What: All Issues : Labor Rights : Preventing Workers' Rights From Being Eroded by International Trade Agreements : (H.R. 847, H.R. 2701, H.R. 2378) Legislation establishing a health program for 9/11 rescue workers who became ill as a result of their rescue efforts following the attacks on the World Trade Center on September 11, 2001; separate legislation authorizing annual funding for U.S. intelligence agencies; as well as a third bill that would enable the federal government to impose tariffs on countries that undervalue their currencies (such tariffs were intended to make U.S. exports more competitive) – On bringing to a final vote a resolution setting a time limit for debate and determining which amendments could be offered to all three bills
 Who: All Members
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(H.R. 847, H.R. 2701, H.R. 2378) Legislation establishing a health program for 9/11 rescue workers who became ill as a result of their rescue efforts following the attacks on the World Trade Center on September 11, 2001; separate legislation authorizing annual funding for U.S. intelligence agencies; as well as a third bill that would enable the federal government to impose tariffs on countries that undervalue their currencies (such tariffs were intended to make U.S. exports more competitive) – On bringing to a final vote a resolution setting a time limit for debate and determining which amendments could be offered to all three bills
house Roll Call 547     Sep 29, 2010
Y = Conservative
N = Progressive
Winning Side:
Progressive

This was a procedural vote on a resolution setting a time limit for debate and determining which amendments could be offered to three separate bills. (If passed, this particular procedural motion -- known as the “previous question" -- effectively ends debate and brings the pending legislation to an immediate vote.) Those three bills included H.R. 847, which established a health program for 9/11 rescue workers who became ill as a result of their rescue efforts following the attacks on the World Trade Center on September 11, 2001; H.R. 2701, which authorized annual funding for U.S. intelligence agencies; and H.R. 2378, which enabled the federal government to impose tariffs on countries that undervalue their currencies. (Those tariffs were intended to make U.S. exports more competitive.)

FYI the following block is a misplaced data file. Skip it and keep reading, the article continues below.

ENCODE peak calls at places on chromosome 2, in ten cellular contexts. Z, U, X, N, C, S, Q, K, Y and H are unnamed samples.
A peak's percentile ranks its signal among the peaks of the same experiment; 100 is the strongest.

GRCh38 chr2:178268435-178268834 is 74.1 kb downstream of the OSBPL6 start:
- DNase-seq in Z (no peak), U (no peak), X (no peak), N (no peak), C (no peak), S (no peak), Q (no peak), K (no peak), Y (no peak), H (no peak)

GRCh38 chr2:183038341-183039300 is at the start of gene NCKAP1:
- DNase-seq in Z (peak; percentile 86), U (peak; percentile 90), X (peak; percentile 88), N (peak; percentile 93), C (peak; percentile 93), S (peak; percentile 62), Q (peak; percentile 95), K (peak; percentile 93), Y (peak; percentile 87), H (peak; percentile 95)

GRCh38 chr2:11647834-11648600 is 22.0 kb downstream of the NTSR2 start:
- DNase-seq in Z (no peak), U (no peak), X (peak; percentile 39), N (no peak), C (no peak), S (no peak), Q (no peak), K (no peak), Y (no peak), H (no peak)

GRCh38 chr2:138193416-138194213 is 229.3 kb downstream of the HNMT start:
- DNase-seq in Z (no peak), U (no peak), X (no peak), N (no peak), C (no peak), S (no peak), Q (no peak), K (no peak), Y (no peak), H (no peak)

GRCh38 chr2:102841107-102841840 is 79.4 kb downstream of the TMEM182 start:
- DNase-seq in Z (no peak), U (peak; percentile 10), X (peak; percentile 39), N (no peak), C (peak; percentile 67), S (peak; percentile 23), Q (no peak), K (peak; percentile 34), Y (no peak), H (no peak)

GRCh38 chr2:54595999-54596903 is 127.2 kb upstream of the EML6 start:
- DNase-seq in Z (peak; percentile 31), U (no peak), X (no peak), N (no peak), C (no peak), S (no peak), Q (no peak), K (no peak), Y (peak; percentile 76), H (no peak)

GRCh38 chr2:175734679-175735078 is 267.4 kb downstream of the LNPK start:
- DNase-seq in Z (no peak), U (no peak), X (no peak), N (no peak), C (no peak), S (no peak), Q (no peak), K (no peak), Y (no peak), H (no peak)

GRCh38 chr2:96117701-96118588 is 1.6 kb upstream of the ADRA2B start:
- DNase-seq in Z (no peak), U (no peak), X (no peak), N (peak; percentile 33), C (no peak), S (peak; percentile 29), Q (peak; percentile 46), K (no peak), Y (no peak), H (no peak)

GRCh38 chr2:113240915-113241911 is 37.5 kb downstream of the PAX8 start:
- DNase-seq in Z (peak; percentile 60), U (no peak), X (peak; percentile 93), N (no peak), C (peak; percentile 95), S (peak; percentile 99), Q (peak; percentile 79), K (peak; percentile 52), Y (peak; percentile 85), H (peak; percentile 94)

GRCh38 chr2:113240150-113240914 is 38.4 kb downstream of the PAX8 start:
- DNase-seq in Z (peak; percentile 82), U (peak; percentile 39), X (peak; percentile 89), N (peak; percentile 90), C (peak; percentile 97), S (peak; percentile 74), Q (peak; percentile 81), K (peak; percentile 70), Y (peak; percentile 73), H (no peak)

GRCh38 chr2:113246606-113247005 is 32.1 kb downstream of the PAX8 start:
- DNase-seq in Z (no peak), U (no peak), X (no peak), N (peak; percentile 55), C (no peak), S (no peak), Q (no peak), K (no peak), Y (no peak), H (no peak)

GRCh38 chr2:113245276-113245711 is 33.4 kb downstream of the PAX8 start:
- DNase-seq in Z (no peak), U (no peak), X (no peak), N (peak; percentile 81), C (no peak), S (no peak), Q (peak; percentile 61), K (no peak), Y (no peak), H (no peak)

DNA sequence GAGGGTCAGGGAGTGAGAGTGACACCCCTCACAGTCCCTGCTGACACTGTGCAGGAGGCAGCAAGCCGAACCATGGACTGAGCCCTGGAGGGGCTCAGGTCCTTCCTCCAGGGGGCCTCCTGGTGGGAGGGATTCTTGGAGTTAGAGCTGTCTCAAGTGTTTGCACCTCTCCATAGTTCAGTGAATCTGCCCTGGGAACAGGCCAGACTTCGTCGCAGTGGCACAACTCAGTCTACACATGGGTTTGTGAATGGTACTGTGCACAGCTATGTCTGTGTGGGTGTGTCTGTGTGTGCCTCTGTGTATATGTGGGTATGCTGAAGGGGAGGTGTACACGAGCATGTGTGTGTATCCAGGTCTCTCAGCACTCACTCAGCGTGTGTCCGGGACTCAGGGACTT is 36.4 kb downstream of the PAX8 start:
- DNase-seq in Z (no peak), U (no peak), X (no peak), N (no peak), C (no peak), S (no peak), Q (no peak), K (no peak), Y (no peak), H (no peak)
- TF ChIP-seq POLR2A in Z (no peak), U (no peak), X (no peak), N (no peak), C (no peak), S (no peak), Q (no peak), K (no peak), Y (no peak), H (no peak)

Rep. Michael Arcuri (D-NY) urged support for the resolution and the underlying bills: “I strongly urge my colleagues, whether they be Democrat or Republican, liberal or conservative, northern or southern, eastern or western, to vote `yes' on the previous question and to vote `yes' on the rule [the “rule” refers to the resolution setting a time limit for debate and determining which amendments can be offered] and vote `yes' on the [9/11 workers health] bill. Those who stood up for our country in the wake of 9/11 are now counting on each of us to stand up for them. Another important measure of this rule allows for the consideration of H.R. 2378… which is necessary to level the international playing field so that United States manufacturers can fairly compete with our trading partners. China is, without a doubt, undercutting our nation's industrial base by devaluing its currency and dumping products into our markets, and we must do something about it.”

Rep. Lincoln Diaz-Balart (R-FL) urged opposition the resolution, arguing the intelligence bill omitted Republican-backed policies: “The legislation…removes the prohibition on using intelligence funding to bring prisoners from Guantanamo [the detention facility where the U.S. government had held suspected terrorists] to the United States, and it excludes…[a provision] that would prohibit the granting of Miranda rights [the rights that police officers must explain to criminal suspects in the United States, such as the “right to remain silent”] to foreign terrorists captured overseas.”

The House agreed to the previous question motion by a vote of 235-183. 235 Democrats voted “yea.” 171 Republicans and 12 Democrats voted “nay.” As a result, the House proceeded to a final vote on a resolution setting a time limit for debate and determining which amendments could be offered to legislation establishing a health program for 9/11 rescue workers who became ill as a result of their rescue efforts following the attacks on the World Trade Center on September 11, 2001; separate legislation authorizing annual funding for U.S. intelligence agencies; as well as a third bill that would enable the federal government to impose tariffs on countries that undervalue their currencies.

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